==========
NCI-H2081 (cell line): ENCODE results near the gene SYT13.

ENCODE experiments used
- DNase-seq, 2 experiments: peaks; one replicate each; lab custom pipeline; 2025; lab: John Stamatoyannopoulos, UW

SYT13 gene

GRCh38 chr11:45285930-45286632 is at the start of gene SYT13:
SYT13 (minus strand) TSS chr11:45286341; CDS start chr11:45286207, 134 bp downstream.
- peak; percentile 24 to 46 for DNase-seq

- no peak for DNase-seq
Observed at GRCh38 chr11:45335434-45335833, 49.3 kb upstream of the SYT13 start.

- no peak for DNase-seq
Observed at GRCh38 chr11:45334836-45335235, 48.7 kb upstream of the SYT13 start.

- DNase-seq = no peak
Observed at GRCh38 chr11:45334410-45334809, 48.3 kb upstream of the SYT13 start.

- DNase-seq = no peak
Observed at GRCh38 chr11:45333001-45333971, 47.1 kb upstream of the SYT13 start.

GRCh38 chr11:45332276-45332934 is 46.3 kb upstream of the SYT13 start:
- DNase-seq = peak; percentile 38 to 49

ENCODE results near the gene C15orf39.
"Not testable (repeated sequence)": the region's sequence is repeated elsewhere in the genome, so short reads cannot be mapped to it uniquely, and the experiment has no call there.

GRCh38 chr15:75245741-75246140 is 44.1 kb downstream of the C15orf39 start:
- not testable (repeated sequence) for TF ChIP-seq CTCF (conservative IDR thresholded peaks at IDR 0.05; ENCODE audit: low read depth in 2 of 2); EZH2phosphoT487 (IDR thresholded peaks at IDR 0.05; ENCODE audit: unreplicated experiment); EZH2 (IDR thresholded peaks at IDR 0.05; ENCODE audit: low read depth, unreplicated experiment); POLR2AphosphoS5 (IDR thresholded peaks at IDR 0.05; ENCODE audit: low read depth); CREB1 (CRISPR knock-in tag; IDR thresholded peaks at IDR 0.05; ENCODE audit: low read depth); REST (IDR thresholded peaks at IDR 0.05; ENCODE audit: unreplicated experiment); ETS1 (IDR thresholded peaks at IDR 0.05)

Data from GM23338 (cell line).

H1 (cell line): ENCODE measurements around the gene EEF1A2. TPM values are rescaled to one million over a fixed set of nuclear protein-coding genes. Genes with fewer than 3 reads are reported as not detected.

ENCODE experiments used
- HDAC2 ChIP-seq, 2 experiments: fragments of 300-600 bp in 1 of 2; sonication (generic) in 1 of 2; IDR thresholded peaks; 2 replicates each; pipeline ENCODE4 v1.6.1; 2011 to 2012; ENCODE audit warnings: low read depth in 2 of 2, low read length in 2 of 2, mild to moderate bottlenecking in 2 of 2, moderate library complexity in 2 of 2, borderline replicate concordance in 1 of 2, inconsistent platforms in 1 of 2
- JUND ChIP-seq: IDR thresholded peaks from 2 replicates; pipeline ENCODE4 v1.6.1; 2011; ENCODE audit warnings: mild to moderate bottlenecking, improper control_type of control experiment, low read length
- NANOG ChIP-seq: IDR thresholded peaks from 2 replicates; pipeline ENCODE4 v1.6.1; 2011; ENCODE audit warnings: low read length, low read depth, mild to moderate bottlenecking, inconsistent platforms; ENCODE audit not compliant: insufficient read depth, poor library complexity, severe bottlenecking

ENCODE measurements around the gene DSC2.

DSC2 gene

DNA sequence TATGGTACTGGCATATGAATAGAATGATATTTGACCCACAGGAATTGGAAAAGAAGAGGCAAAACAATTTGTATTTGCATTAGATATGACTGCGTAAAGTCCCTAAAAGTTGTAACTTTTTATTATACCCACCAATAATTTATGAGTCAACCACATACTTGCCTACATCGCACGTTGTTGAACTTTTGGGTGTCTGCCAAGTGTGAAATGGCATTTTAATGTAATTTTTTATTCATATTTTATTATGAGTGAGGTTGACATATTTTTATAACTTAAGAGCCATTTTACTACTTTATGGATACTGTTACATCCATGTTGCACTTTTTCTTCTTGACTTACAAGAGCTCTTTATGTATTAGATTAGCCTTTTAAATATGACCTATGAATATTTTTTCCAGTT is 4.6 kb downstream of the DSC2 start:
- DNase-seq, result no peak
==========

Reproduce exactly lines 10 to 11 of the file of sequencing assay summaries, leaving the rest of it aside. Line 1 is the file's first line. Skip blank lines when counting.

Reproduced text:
- no peak for DNase-seq
Observed at GRCh38 chr11:45334836-45335235, 48.7 kb upstream of the SYT13 start.